Humaira “Hani” Khan is one of the most popular girls in school. She’s also genuinely nice, so it’s no wonder everyone loves her. Unfortunately, popularity–and friendship–only go so far as Hani learns when she tells her friends she is bisexual. Instead of supporting her, Hani’s friends wonder if Hani is sure or if she can even know when she’s only dated guys.
Tired of being set up, invalidated, and otherwise having her identity questioned, Hani does what seems like the logical thing: She tells her friends that she’s dating another girl at their school. A girl Hani’s friends all hate.
Ishita “Ishu” Dey is not popular. She isn’t even well-liked. And she definitely doesn’t care as long as she can keep bringing home good grades to impress her strict parents. After years of feeling second best compared to her older sister, Nik, Ishu might finally have a chance to prove she’s best. But first she has to become Head Girl at school.
Head Girl is a popularity contest that Ishu knows she’s likely to lose. It’s also why she needs Hani’s help enough to go along with her hare-brained fake dating plan.
What starts as a business transaction to secure Hani acceptance in exchange for the visibility Ishu needs to win Head Girl quickly becomes something more when the girls start to realize they might actually like each other. Turns out staging a relationship is a lot easier than trying to start a real one in Hani and Ishu’s Guide to Fake Dating (2021) by Adiba Jaigirdar.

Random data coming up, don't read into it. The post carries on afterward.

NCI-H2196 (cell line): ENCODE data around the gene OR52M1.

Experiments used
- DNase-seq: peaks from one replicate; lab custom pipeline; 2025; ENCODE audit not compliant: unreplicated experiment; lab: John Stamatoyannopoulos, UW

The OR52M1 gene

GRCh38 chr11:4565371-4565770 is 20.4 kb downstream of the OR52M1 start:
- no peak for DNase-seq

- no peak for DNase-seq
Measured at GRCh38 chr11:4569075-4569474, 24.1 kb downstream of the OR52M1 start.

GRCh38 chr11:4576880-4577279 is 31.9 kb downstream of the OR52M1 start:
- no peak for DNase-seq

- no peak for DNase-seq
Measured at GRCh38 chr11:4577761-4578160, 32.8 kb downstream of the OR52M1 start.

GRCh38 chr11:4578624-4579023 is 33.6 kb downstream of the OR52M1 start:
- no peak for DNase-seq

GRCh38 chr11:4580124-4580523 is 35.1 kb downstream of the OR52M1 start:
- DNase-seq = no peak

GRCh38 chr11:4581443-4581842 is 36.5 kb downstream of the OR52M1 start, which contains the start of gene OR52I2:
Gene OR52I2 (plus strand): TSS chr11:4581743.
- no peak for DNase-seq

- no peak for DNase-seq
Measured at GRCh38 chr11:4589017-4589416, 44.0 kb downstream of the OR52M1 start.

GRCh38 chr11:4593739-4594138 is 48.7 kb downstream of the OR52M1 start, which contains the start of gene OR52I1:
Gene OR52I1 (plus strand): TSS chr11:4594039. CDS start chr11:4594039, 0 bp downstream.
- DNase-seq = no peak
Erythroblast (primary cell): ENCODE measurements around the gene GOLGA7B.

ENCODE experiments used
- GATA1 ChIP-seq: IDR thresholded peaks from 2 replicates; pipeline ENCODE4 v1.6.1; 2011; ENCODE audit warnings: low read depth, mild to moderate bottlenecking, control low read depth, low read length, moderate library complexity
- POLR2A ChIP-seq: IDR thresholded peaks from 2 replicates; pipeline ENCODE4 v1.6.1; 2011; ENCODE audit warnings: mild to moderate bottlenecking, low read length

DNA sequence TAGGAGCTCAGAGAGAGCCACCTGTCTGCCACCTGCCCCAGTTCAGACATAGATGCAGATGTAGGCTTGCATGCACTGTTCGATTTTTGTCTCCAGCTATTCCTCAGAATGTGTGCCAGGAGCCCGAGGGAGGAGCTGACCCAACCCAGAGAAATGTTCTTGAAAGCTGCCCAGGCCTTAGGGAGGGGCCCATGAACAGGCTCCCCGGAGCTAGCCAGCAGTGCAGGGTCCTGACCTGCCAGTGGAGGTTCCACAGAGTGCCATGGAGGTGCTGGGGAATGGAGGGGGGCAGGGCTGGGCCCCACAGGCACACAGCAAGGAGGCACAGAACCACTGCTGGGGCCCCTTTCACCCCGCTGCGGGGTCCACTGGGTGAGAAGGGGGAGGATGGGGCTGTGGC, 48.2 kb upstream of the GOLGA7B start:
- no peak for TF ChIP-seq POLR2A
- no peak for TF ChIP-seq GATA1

Hani and Ishu’s Guide to Fake Dating alternates chapters between Ishu and Hani’s first person narrations as they embark on their staged relationship and deal with other issues. These include Hani’s father’s political campaign as well as Ishu’s older sister announcing her plan to leave university to get married–a decision their parents refuse to support. A content warning at the beginning of the book details what readers should expect (and may want to avoid if triggering).
Despite the heavier topics, Jaigirdar’s latest novel is a breezy and sweet romance where opposites really do attract as easygoing Hani and abrasive Ishu grow closer. While Hani’s friends are infuriating, her home life is a lovely addition to this story with truly supportive parents. Hani is also navigating how she wants to observe (and express) her Muslim faith–something that comes up throughout the story with her father’s campaign and in the face of microaggressions from her white friends.
Ishu is a true acerbic wit. Her chapters are filled with biting humor and detached observations of the classmates who have never made space for her. While she lacks the same parental support as Hani, Ishu’s character arc is truly satisfying as her relationship with her older sister develops throughout the novel.
Hani and Ishu’s Guide to Fake Dating is a funny, sparkling romantic comedy. Perfect for fans of stories with fake dating schemes, opposites attracting, and characters who thrive no matter what life throws at them.
Possible Pairings: The Beauty of the Moment by Tanaz Bhatena, To All the Boys I’ve Loved Before by Jenny Han, Saving Francesca by Melina Marchetta, Follow Your Arrow by Jessica Verdi, The Black Kids by Kimberly Jenkins Reid
*An advance copy of this title was provided by the publisher for review consideration*